Last year, Bordeaux wine producer Loïc Pasquet released the world’s most expensive wine, with the 2015 vintage of Liber Pater priced at €30,000-a-bottle. This year, the Bordeaux Chauvinist falls under the spell of Loïc Pasquet‘s new release, the 2018 Denarius, with name aptly meaning money in Latin. This one will sell for around €500 a bottle.
This column was originally published on the Bordeaux Chauvinist’s website, Cquoi ce vin, or What is this wine? He advises on good value for money wines of all appellations, regions and countries (but he remains a Bordeaux Chauvinist).
While this is not customary, I’m going to tell you about a wine that is off budget for my purse.
I was recently lucky enough to be invited to taste Denarius 2018 by Loïc Pasquet, winemaker and owner of Liber Pater in Landiras. A rare wine, only 1200 bottles aged in amphorae will leave the cellar.
Planted in “free foot” (that is to say not grafted) on 1.5 ha with unusual grape varieties for Bordeaux such as Castets, Saint-Macaire, Mancin, Prunelard, Marselan, Pardotte, Carmenère, Cabernet Goudable, Gros Cabernet, Tarnais … among others
Denarius is a Vin de France!
Its grape varieties are not part of the AOC des Graves specifications, defined by the INAO, it cannot bear the name of the said appellation AOC Graves or AOC Bordeaux.
Nevertheless, seven additional grape varieties for the AOC Bordeaux have recently been authorised, including the Castets grape variety (Read more on this below).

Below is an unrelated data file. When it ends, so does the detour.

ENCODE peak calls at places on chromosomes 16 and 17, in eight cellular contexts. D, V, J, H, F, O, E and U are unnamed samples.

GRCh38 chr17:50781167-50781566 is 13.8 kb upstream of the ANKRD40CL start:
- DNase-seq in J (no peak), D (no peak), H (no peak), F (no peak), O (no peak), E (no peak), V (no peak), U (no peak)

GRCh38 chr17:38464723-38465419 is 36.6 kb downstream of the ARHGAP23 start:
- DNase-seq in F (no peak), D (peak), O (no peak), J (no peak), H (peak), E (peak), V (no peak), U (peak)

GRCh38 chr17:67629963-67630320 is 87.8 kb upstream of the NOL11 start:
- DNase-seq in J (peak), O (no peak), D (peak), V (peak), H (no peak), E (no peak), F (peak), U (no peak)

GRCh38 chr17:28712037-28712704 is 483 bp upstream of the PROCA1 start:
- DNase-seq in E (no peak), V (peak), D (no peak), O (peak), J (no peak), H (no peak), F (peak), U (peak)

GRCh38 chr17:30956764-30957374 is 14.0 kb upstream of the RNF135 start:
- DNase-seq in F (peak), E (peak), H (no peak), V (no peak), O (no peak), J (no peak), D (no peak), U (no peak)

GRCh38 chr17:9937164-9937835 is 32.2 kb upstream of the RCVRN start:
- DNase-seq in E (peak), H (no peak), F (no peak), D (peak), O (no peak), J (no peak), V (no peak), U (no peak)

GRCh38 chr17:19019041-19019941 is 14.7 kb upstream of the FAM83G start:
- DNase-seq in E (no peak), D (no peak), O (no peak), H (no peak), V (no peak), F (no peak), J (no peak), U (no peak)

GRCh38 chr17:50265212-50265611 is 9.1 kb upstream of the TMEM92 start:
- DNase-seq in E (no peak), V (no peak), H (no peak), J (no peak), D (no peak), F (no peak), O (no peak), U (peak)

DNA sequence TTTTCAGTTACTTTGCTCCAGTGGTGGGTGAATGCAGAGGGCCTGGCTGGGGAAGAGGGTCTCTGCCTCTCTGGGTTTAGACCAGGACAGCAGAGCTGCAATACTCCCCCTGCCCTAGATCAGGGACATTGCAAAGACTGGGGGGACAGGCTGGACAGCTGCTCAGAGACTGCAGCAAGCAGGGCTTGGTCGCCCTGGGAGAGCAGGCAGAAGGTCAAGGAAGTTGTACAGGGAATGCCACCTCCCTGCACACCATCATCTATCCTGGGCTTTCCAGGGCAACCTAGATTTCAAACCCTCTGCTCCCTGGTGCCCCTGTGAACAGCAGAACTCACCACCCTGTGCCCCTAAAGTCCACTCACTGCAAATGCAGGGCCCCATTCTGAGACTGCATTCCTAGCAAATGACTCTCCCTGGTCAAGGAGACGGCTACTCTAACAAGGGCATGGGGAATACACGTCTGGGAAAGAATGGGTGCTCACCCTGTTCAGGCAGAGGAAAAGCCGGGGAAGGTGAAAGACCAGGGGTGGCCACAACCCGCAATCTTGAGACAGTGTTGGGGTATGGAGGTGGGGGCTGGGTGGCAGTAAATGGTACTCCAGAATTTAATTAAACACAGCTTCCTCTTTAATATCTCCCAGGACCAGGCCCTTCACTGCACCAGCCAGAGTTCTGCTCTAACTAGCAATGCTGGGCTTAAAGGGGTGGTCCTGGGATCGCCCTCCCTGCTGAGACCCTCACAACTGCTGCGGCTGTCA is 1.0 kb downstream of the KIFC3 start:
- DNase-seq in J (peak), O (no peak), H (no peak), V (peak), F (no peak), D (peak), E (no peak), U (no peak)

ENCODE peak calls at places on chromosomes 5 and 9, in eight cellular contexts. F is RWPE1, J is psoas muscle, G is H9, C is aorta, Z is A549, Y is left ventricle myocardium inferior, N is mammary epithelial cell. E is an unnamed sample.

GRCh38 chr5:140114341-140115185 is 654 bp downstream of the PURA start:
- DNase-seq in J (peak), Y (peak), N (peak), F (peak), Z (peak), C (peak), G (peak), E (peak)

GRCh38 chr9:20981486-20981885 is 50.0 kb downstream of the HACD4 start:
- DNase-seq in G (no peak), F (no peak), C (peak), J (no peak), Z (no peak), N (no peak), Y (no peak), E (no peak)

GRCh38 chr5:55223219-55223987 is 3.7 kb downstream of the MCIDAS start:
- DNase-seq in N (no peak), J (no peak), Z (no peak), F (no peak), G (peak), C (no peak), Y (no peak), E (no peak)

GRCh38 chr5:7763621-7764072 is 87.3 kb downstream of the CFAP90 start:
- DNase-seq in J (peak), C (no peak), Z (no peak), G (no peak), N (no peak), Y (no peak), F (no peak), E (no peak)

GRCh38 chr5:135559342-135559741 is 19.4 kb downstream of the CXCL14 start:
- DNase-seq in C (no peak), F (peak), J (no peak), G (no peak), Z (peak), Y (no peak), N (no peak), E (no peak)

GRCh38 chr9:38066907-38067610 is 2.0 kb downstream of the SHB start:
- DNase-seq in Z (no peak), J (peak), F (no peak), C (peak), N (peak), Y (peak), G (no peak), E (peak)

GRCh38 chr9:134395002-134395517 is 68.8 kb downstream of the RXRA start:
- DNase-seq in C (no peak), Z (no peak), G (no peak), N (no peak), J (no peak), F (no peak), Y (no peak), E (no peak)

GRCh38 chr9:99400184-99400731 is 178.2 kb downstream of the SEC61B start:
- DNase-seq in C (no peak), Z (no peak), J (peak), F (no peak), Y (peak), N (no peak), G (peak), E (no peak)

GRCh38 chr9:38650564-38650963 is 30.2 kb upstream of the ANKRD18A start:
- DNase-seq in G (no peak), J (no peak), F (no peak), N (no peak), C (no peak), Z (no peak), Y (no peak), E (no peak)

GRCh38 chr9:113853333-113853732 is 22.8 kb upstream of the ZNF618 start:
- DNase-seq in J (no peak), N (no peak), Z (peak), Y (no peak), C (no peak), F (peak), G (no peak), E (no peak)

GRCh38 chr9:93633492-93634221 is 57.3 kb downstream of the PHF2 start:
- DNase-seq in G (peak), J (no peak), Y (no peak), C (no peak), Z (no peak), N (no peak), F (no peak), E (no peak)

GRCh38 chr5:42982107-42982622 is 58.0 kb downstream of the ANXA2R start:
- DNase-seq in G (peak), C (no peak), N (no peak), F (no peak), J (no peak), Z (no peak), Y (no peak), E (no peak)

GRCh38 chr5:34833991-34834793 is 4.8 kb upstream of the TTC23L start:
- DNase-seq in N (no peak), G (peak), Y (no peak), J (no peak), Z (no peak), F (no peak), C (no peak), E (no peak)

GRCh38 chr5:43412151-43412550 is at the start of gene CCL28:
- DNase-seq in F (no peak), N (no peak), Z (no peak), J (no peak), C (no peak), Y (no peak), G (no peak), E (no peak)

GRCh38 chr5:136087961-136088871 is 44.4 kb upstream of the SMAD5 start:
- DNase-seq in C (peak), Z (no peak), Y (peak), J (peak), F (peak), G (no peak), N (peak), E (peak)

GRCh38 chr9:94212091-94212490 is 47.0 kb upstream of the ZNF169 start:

The color of the 2018 Denarius is a deep, vibrant garnet. On the first nose, an intense note of violet sets in immediately, followed by small red fruits. The second nose lets express liquorice and chocolate; over the course of our discussion, the wine evolves further to give way to rather confusing notes of raspberry and mint.
The palate is velvety, fresh, the texture of the tannins is extremely delicate, the wine is exceptionally digestible, I am under its spell.
This wine will be found on French tables, which is not the case with its big brother Liber Pater.
The starting cellar price will be around €500, which is certainly a sum, but we ask ourselves the same question when it comes to Petrus, Romanée-Conti, Véga-Sicilia Unico and other Screaming Eagle …
Editor’s note: Bordeaux red wines are generally made from a blend of permitted grapes Cabernet Sauvignon, Cabernet Franc, Merlot, Petit Verdot and Malbec. Bordeaux wineries can now use four new red grapes to combat temperature increases in Bordeaux. In June 2019, the Union of Bordeaux AOC and Bordeaux Supérieur winemakers approved a list of new grape varieties ‘of interest for adapting’ to climate change and rising temperatures, which may adversely affect early-ripening varieties such as Merlot. The four new Bordeaux red varieties are Arinarnoa, Castets, Marselan, Touriga Nacional and the three white varieties are Alvarinho, Lilorila, Petit Manseng.
These varietals take longer to develop and are therefore less sensitive to spring frost. They have the capacity to produce fresh and balanced wines with lower alcohol levels, that are in line with the identity of Bordeaux wines. For the whites, these more aromatic varietals help compensate for the aromas lost during heatwaves, according to the Union of Bordeaux AOC.
“For the past 10 years, these varietals have been grown and monitored on an experimental plot in Bordeaux and the results to date seem promising. We are now testing them on a larger scale and throughout the different stages of the vinification process.” – Florian Reyne, General Manager from the Bordeaux & Bordeaux Supérieur AOC. Read more in Bordeaux Magazine.
The 2015 Liber Pater is Bordeaux’s and the world’s most expensive wine, according to Decanter. Read more here.